*DISCLAIMER: Some of the items on the list apply specifically to London’s weather conditions. Please do not pack thermals if your trip is to Egypt.*

Underwear: You do not need all of the undies and bras, maybe a week and a half’s worth. This depends on the frequency of your laundry load

Socks: Bring a weeks worth, but bring the kind that fit in your shoes. Where you go may be cold but thick socks make fitting into your favorite boots impossible. Trust that there is no fun in getting blisters on rainy days

Tops: I have separated my shirts into sections – Fun/Going Out, Tank Tops, Everyday/Casual, and Long Sleeves

– I have 3 to 5 shirts per pile.

– Some of the shirts overlap groups but this keeps my closet organized and my             clothes easily tracked.

Jeans: 4 different pairs; I absolutely encourage this.

– Every one expects jeans to be re-worn for days or maybe weeks at a time, but spice up your life! Don’t  let a change of tops be the only thing to make your outfits interesting for few months

Tights: 4 pairs, 3 colo(u)rs, variety of styles and lengths

Leggings: 1 pair

– Works with jeans and tights to help with variety

Belts: THREE (3), various sizes, colors, and styles

Bags (in addition to suitcases): 1 tote, 1 purse, 1 backpack

¡This is important! I have packed too many purses myself and often find that I lose track of keys and lipsticks that are spread between them all

– Only bring a backpack if you dont have a carry-on sized back for weekend travels; everyone at school here uses totes

Pajamas: I love my pajama tops, but I dare say 2 were one too many. Tank tops and casual tee-shirts often become comfortable supplements for sleepware

Gym clothes: 1 pair of shoes, 2 tops, 2 bottoms

– I believe this will be perfect, but my work out attire has yet to be put to the test. The city of London encourages everyone to walk everywhere, thus replacing gym time.

Yes to thermals, it is so cold

– This also means bring at least 2 scarves and a good pair of gloves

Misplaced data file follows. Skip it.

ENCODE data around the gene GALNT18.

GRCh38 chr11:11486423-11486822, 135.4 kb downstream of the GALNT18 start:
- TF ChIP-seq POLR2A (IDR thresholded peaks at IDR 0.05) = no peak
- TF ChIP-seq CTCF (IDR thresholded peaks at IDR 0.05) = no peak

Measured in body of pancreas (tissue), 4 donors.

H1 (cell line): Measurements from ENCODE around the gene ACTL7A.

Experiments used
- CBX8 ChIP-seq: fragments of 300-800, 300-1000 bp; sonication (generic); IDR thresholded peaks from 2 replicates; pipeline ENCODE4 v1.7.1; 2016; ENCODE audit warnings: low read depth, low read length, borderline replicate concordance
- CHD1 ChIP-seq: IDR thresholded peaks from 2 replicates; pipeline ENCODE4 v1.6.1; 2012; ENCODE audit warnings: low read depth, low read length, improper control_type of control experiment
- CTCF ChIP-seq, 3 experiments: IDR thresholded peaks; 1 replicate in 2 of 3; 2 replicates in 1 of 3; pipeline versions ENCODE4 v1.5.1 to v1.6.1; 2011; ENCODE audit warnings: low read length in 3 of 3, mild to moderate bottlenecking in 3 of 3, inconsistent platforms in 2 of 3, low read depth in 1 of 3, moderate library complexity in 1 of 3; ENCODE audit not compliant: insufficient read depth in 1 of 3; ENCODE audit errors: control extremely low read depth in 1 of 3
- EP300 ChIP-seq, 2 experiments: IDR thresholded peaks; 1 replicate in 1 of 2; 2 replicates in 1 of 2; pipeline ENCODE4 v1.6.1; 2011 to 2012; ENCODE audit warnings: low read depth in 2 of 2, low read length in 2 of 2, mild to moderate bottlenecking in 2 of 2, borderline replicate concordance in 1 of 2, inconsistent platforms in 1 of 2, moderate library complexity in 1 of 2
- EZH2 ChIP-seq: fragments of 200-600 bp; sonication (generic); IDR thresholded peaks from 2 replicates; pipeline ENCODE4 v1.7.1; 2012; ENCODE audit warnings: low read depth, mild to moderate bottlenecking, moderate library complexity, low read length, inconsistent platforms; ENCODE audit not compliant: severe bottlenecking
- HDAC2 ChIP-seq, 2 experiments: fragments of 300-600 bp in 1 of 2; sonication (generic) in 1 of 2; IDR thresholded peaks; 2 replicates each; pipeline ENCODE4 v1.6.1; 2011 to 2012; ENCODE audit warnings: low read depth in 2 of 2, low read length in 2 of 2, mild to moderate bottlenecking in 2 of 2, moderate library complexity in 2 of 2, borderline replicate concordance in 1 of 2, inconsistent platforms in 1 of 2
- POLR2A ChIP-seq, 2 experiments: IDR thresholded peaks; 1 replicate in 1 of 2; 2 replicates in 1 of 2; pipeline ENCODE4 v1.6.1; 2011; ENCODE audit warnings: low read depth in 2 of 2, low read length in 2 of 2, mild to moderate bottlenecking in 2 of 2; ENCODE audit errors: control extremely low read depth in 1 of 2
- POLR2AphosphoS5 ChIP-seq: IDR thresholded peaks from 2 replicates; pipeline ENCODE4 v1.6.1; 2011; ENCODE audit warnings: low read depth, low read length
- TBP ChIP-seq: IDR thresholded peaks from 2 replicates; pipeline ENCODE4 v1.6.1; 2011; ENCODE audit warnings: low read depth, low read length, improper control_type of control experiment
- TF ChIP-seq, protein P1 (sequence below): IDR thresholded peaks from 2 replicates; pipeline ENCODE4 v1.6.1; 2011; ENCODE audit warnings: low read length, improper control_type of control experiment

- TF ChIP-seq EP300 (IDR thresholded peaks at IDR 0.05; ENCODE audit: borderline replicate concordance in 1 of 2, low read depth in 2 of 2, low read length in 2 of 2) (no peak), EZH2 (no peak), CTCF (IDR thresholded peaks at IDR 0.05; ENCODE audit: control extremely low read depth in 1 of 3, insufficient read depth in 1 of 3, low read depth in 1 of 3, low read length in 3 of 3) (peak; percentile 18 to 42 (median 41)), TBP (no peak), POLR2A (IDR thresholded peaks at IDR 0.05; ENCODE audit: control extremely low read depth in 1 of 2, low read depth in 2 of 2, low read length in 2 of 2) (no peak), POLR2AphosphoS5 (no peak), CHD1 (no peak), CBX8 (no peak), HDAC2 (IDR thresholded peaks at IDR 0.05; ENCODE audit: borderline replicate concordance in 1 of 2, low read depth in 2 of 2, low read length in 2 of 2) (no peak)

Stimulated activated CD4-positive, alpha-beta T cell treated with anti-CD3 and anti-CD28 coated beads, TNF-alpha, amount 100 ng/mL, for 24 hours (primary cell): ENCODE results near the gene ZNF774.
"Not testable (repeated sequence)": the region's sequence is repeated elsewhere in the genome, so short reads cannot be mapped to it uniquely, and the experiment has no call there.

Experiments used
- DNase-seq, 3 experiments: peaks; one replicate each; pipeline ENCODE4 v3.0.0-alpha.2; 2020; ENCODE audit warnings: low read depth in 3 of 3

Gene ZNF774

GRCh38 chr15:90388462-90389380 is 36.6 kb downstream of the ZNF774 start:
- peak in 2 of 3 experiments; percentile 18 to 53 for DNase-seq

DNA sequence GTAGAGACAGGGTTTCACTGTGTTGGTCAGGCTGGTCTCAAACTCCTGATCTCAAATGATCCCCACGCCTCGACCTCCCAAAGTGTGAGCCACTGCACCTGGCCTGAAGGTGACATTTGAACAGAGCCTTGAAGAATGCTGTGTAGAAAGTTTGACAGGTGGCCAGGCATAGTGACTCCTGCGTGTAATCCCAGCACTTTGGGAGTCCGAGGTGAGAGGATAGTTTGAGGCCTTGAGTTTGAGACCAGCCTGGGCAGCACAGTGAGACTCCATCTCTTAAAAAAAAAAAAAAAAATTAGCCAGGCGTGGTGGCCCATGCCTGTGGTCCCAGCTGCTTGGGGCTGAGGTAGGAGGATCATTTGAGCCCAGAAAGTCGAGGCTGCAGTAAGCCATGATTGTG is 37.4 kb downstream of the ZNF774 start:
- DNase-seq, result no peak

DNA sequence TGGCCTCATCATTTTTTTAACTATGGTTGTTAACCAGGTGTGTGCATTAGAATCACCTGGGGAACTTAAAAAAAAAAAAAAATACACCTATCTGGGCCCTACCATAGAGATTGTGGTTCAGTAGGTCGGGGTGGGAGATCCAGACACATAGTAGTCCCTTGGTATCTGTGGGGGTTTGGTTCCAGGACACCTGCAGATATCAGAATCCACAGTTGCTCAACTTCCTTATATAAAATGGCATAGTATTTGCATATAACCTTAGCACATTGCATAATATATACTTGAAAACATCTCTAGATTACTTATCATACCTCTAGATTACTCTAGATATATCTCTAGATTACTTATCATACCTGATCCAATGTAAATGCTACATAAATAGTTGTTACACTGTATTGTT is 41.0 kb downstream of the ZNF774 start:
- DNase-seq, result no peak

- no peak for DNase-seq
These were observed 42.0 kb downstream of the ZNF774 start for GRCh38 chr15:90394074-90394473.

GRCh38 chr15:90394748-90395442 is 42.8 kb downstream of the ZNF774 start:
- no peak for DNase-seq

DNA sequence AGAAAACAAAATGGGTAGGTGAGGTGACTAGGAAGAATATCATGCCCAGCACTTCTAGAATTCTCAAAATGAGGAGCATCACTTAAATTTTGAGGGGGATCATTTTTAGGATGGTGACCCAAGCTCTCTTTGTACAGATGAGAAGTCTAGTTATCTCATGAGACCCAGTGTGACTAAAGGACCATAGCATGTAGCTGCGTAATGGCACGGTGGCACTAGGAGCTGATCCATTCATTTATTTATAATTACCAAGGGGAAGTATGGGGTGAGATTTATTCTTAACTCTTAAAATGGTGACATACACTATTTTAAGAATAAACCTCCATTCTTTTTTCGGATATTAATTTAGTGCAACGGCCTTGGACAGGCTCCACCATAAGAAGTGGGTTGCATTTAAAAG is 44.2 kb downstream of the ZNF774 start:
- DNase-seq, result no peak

Research the party scene before you arrive! I happily assumed everyone went to clubs all the time. Apparently that was common in secondary school (high school), not college. I have yet to need a club outfit, but a cute something something is good to have just in case

– The same applies to cocktail dresses and high heeled shoes. I brought three of each and could have stopped at two.

Toiletries: There are no guidelines for personal items like medicine, lady products, and makeup. Bring what you need

Nice to have: A cardigan and/or blazer, 2 casual skirts, and 1 or 2 casual dresses

– What you actually bring depends on your style, so bring 4 skirts/dresses and only one pair of jeans if that’s what you prefer. I find that what a person is wearing does not matter too much, but it has to fit in a suitcase!

Shoes …… I’m still figuring this one out myself. Gym shoes are essential, high heels probably will come in handy for some occasion along the way, boots (rain and regular) are a must. I bought a pair of Vans here for a more normal, comfortable walking situation, but locals seem to stick with sneakers or water-proofed boots with any sort of outfit.

*Warning: lots of cobblestones here – boots may fall apart and ankles may wobble as high heels get stuck in cracks [emoji], but such is the life.

So I’m hoping this helps any future Londoners! I’ll have some new posts coming up soon about having a new roommate, classes, and integrating into a new culture!


I have heard the term “fortnight,” or “two weeks,” when not quoting Shakespeare

“Starjump” – Jumping Jack

“Wellies” – Rainboots

“Crips” – Chips

“Chips” – French Fries